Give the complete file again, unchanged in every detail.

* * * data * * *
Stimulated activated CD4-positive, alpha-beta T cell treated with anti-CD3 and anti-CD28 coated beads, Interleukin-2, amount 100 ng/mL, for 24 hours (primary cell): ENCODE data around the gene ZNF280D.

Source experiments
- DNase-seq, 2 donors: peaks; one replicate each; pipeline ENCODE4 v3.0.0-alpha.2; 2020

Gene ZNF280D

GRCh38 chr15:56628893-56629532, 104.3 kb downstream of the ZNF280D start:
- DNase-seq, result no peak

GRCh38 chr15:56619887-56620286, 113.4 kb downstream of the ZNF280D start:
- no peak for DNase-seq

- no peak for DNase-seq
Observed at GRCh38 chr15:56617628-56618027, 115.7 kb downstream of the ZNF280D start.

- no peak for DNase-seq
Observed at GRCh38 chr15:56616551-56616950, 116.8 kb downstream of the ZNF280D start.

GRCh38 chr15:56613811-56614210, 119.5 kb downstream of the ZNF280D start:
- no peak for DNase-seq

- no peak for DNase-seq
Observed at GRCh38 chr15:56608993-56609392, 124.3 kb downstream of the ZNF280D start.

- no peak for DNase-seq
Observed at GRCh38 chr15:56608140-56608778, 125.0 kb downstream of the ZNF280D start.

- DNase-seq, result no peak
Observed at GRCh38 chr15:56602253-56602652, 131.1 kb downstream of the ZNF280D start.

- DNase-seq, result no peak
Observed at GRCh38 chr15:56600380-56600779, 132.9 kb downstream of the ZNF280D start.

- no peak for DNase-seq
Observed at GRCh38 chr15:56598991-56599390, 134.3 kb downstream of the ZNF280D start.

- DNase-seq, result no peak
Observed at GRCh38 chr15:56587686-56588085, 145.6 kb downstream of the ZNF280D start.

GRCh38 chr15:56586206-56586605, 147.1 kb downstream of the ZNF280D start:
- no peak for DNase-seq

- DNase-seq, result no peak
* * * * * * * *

Stimulated activated CD4-positive, alpha-beta T cell treated with anti-CD3 and anti-CD28 coated beads, Interleukin-2, amount 100 ng/mL, for 24 hours (primary cell): ENCODE data around the gene ZNF280D.

Source experiments
- DNase-seq, 2 donors: peaks; one replicate each; pipeline ENCODE4 v3.0.0-alpha.2; 2020

Gene ZNF280D

GRCh38 chr15:56628893-56629532, 104.3 kb downstream of the ZNF280D start:
- DNase-seq, result no peak

GRCh38 chr15:56619887-56620286, 113.4 kb downstream of the ZNF280D start:
- no peak for DNase-seq

- no peak for DNase-seq
Observed at GRCh38 chr15:56617628-56618027, 115.7 kb downstream of the ZNF280D start.

- no peak for DNase-seq
Observed at GRCh38 chr15:56616551-56616950, 116.8 kb downstream of the ZNF280D start.

GRCh38 chr15:56613811-56614210, 119.5 kb downstream of the ZNF280D start:
- no peak for DNase-seq

- no peak for DNase-seq
Observed at GRCh38 chr15:56608993-56609392, 124.3 kb downstream of the ZNF280D start.

- no peak for DNase-seq
Observed at GRCh38 chr15:56608140-56608778, 125.0 kb downstream of the ZNF280D start.

- DNase-seq, result no peak
Observed at GRCh38 chr15:56602253-56602652, 131.1 kb downstream of the ZNF280D start.

- DNase-seq, result no peak
Observed at GRCh38 chr15:56600380-56600779, 132.9 kb downstream of the ZNF280D start.

- no peak for DNase-seq
Observed at GRCh38 chr15:56598991-56599390, 134.3 kb downstream of the ZNF280D start.

- DNase-seq, result no peak
Observed at GRCh38 chr15:56587686-56588085, 145.6 kb downstream of the ZNF280D start.

GRCh38 chr15:56586206-56586605, 147.1 kb downstream of the ZNF280D start:
- no peak for DNase-seq

- DNase-seq, result no peak